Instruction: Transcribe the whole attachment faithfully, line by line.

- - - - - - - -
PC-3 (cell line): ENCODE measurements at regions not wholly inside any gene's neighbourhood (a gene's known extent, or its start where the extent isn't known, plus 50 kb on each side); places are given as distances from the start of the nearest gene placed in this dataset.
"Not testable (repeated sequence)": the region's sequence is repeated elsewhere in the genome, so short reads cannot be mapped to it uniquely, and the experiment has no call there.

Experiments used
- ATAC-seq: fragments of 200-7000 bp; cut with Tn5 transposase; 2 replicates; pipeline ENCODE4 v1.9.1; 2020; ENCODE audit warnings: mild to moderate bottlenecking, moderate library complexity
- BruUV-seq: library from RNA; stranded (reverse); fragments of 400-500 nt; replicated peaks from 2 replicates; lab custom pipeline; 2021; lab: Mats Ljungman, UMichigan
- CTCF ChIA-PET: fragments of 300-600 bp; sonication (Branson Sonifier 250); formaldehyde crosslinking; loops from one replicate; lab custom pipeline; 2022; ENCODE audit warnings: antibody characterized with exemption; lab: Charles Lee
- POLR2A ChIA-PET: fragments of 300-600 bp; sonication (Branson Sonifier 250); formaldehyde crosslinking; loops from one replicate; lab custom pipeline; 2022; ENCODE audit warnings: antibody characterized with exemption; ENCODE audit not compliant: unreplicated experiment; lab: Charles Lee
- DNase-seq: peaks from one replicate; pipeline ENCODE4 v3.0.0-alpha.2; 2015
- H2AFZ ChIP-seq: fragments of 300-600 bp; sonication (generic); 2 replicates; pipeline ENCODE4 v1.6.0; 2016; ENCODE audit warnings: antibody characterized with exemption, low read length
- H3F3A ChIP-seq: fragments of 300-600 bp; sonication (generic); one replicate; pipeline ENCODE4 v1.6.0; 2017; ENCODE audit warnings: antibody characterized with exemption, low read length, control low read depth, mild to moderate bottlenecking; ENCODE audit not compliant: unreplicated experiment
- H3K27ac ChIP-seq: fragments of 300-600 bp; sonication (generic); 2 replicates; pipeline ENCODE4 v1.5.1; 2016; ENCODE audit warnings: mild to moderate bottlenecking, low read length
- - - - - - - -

PC-3 (cell line): ENCODE measurements at regions not wholly inside any gene's neighbourhood (a gene's known extent, or its start where the extent isn't known, plus 50 kb on each side); places are given as distances from the start of the nearest gene placed in this dataset.
"Not testable (repeated sequence)": the region's sequence is repeated elsewhere in the genome, so short reads cannot be mapped to it uniquely, and the experiment has no call there.

Experiments used
- ATAC-seq: fragments of 200-7000 bp; cut with Tn5 transposase; 2 replicates; pipeline ENCODE4 v1.9.1; 2020; ENCODE audit warnings: mild to moderate bottlenecking, moderate library complexity
- BruUV-seq: library from RNA; stranded (reverse); fragments of 400-500 nt; replicated peaks from 2 replicates; lab custom pipeline; 2021; lab: Mats Ljungman, UMichigan
- CTCF ChIA-PET: fragments of 300-600 bp; sonication (Branson Sonifier 250); formaldehyde crosslinking; loops from one replicate; lab custom pipeline; 2022; ENCODE audit warnings: antibody characterized with exemption; lab: Charles Lee
- POLR2A ChIA-PET: fragments of 300-600 bp; sonication (Branson Sonifier 250); formaldehyde crosslinking; loops from one replicate; lab custom pipeline; 2022; ENCODE audit warnings: antibody characterized with exemption; ENCODE audit not compliant: unreplicated experiment; lab: Charles Lee
- DNase-seq: peaks from one replicate; pipeline ENCODE4 v3.0.0-alpha.2; 2015
- H2AFZ ChIP-seq: fragments of 300-600 bp; sonication (generic); 2 replicates; pipeline ENCODE4 v1.6.0; 2016; ENCODE audit warnings: antibody characterized with exemption, low read length
- H3F3A ChIP-seq: fragments of 300-600 bp; sonication (generic); one replicate; pipeline ENCODE4 v1.6.0; 2017; ENCODE audit warnings: antibody characterized with exemption, low read length, control low read depth, mild to moderate bottlenecking; ENCODE audit not compliant: unreplicated experiment
- H3K27ac ChIP-seq: fragments of 300-600 bp; sonication (generic); 2 replicates; pipeline ENCODE4 v1.5.1; 2016; ENCODE audit warnings: mild to moderate bottlenecking, low read length